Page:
The situation in the stadium calmed down after the referee entered the tunnel, but some Sarawak fans chose to gate-crash the grandstand in search of the referee. In the process, they vandalized the main gate and a bus which was said to ferry the match officials.

The fans gathered at the grandstand area, chanting 'Referee rasuah' again, and continued to sing patriotic songs.  One man came up, shouting 'We will wait for the referee!'.  As a precaution, all players and officials were asked not to leave until the FRU came to disperse the crowd.  When the FRU came, they broke the crowd up and the eventful night ended.

Biased refereeing in favour of teams opposing Sarawak is not uncommon in Malaysian football with the Crocs having experienced it countless times. The worst happened in 1989 resulting in Sarawak FA pulling out of the Malaysian Football Association(FAM). The tragedy was resolved when FAM sent their Deputy President to settle the issue but poor refereeing decisions continue to plague the Malaysian league with history only making Sarawakians even more emotional when it continues to happen to their beloved team.  

Hostilities seem to be imminent as Malaysian press outside of Sarawak continue to show favouritism over Peninsular-based teams in their reviews and reports while downplaying the Borneo team's ability in football.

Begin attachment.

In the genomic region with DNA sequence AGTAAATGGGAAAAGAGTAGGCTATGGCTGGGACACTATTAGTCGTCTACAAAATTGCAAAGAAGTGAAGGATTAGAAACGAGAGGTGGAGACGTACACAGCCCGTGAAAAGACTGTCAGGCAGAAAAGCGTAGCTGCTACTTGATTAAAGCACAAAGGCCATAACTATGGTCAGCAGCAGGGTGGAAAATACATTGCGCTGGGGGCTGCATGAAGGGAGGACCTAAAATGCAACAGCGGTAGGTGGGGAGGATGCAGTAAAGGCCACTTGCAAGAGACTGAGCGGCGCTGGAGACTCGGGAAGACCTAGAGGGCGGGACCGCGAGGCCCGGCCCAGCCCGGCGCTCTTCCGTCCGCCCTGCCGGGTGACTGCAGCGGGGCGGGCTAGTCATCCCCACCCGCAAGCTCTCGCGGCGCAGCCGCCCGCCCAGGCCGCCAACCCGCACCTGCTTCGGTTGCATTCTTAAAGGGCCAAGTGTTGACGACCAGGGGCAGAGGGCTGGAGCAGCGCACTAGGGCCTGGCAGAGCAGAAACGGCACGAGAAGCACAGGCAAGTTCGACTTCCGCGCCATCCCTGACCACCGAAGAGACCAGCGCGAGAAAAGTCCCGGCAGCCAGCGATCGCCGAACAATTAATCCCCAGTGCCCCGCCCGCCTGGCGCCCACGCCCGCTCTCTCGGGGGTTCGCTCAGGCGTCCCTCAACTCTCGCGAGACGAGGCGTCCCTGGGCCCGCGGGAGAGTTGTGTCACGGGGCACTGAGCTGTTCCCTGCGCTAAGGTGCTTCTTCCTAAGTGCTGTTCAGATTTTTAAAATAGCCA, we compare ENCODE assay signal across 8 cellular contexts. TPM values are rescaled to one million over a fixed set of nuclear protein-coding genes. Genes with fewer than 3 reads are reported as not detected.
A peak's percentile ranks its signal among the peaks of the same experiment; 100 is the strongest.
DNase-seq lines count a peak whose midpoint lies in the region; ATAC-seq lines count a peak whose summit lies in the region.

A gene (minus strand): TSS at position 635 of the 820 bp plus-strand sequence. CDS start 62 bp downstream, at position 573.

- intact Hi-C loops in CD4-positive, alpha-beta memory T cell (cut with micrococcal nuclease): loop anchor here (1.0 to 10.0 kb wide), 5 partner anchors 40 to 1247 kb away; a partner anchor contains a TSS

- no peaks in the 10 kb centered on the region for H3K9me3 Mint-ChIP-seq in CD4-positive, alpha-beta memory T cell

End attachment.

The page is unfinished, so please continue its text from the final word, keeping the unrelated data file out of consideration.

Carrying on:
A win for Sarawak would be greeted with little coverage by these press or with some claiming that Sarawak was 'lucky' while still claiming the defeated team was controlling the game despite live coverage showing otherwise. 

Commentators on live-telecasted matches are also seen to be more inclined to comment on the ability of the Peninsular-based teams, while bringing up issues which will downgrade Sarawak's ability.

To say that Sarawakians are sore losers would be indeed misguided as the fans didn't react in such a manner when they were defeated 1-0 by Terengganu in their second home game this season, and when they lost to Kelantan last season, a match that saw a crowd of 35,000 fill the stadium.

Updates on the incident fast became news on social media with photos and captions portraying Sarawakians as hooligans.  Many chose to believe these publications and gave their two cents on the whole incident despite not being in the stadium physically.



"However, the racist remarks seen online, coming from fans in a country deemed by many as 'first class' is even worse, if not equal."


With that said, the incident at the Sarawak State Stadium last Saturday is indeed not the proudest moment for Sarawak football because we could really do away with such incidents.

However, the racist remarks seen online, coming from fans in a country deemed by many as 'first class' is even worse, if not equal.

The final score of the game will stay, but the damage caused by the Sarawakian fans will cost the Football Association of Sarawak (FAS) and as such, so will the online abuses which will go on to shame the team these abusers support.